NL: So I think you begin to see the transformation from the older works, from Loss of Small Detail and Eidos:Telos in a big space into this. In this work, everything is a little bit closer and our venue changed because we left the playhouse and opera house – a transformation for the Forsythe Company – and moved into another space called Bockheimer Depot, an old tram depot. You can use this space in very different set-ups but usually we worked in a tribune-style stage configuration, like you saw, but without a main curtain. Everything was open and connected. So the first production, Kammer/Kammer was with many elements: lots of video where you saw the angles and their transformation and where everything was live. There was just one pre-recorded loop, later on, but most of what you saw was live so to find the right angles and the movement and walls coming in front of the audience and moving out… (he makes an explosive sound – ‘boof!’)

SR: A really enjoyable process.

NL: We thought, ‘wow’, yes!


NL: It was very interesting.

SR: And did you feel the shift to the Depot space changed the nature of the work? That the work became even more complex as a result?

NL: That’s one part of it, but it has different layers as well. For example, one layer is, I think, to work on a playhouse stage or opera stage you really have only certain times to work in the actual space because at night there’s an opera playing or it’s not easy to block one whole week until the premiere to really work content or to work on details. We had always to work it out and I think the opera was happy in the end that Bill was… gone!

SR: He left!

NL: Yes because then they no longer had to figure out these things. For example, Kammer/Kammer with all these monitors (you can’t imagine), they had four weeks preparing – that means blocking for four weeks – imagine that in one venue they had nothing else going on except the preparation of this work. So it was a real luxury for him to produce in that way, it’s not in the real world. Normally if you have two full rehearsals at the venue then you are lucky.

SR: The conditions of production are obviously related to the form and quality of the work.

NL: And in the Bockheimer Depot he had even more time and freedom. It’s also dependent upon teams. Often in the traditional venues, we had a whole lighting crew, a whole stage crew hanging around the whole day, hanging out because there was nothing to do, there was no changeover. Bill’s pieces were always open with nothing. So I think for these kinds of theatres Bill’s work didn’t fit very well.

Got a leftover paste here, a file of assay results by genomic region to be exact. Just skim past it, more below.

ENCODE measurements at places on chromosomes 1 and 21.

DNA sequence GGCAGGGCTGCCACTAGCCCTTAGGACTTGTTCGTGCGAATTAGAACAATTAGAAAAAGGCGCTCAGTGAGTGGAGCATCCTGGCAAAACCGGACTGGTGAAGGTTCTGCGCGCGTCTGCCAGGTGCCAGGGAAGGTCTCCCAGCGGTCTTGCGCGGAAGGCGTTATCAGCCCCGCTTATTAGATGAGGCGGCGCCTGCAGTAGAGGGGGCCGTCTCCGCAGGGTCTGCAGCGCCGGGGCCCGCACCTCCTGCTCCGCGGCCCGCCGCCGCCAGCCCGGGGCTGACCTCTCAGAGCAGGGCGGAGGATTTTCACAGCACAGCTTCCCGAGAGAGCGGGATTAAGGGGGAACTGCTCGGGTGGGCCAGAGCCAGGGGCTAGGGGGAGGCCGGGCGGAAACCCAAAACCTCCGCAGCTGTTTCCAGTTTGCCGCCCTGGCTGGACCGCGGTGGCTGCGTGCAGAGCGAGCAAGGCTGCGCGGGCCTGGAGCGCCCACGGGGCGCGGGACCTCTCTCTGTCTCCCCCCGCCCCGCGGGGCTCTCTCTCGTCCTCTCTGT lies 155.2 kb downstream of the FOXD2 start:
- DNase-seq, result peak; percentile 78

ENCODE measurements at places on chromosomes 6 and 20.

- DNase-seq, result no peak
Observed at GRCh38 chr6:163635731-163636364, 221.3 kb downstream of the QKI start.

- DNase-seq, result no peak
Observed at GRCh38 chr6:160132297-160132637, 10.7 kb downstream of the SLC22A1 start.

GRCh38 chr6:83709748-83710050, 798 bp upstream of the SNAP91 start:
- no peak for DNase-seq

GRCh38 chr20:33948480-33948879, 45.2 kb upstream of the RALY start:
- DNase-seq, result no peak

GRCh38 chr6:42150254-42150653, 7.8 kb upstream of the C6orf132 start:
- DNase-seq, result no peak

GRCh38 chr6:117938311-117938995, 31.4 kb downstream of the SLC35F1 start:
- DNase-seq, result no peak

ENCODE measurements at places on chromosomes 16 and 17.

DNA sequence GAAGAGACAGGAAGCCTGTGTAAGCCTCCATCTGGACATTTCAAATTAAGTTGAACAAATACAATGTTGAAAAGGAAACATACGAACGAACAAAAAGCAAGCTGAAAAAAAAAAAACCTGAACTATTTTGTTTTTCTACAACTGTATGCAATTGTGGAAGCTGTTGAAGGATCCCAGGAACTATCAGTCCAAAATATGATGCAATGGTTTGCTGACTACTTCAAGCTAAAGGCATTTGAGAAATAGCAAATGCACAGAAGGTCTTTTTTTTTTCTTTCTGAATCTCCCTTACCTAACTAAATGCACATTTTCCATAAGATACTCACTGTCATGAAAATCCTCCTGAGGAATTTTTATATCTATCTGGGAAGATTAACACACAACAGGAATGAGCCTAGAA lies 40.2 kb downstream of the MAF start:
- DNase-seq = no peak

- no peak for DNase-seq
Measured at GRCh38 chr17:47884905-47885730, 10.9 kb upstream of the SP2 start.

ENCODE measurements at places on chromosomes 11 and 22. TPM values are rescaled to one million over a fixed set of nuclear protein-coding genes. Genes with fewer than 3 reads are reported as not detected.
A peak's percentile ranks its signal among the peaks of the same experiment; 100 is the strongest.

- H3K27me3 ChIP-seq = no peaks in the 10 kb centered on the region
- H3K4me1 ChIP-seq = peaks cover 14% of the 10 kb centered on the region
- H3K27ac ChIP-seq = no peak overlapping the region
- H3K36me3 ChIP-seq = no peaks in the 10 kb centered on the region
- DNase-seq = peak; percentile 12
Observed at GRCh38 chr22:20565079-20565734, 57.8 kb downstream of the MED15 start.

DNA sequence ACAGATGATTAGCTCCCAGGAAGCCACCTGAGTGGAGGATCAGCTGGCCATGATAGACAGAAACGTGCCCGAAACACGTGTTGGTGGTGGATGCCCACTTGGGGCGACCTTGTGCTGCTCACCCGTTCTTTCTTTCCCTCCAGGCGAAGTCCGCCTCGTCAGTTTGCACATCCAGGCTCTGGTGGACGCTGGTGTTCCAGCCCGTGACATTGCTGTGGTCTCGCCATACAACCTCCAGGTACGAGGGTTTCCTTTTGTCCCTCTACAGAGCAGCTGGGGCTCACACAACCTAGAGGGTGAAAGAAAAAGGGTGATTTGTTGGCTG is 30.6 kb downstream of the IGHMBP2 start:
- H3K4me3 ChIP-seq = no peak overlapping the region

SR: Seeing both of those pieces again, I’m reminded of a feeling that’s always struck me about the Forsythe work (and obviously because it’s dance it’s more forgiving in this way) is the level of complexity in the composition. He is always troubling this sense of where we might look or where we might focus as an audience member. There’s always slightly too much going on or a sense that he’s trying to provoke a certain sensation in the audience. It’s sometimes frustrating in his pieces and at other times really, really strong because it feels like you can’t take it all in in one sitting. There’s a level of detail and layering that is tremendously sophisticated and exciting. Of course we’re dealing with it a little in our production of Night Just Before the Forests because we’re working on a text. Part of me wants similar kinds of layers but when you have words (and a real text that actually has a sense and a dramaturgy) it’s much more challenging. So I find myself throwing out the layers and coming back to the text, purely and simply, so it’s interesting.

NL: But for example the last piece, Decreation was very interesting from the sound perspective because we didn’t work with radio mics; we worked with shotgun microphones on stage. It was also a statement, part of the architecture to have long shotgun microphones and the screaming, well, perhaps it’s not about the clear spoken words sounding nicely, in the end, it’s about something else sometimes. Something more…

SR: Visceral, yeah.

NL: Coming out from…

SR: The body.

NL: From a deep part of the body, yes, that wouldn’t normally be heard.

SR: Yes. Good.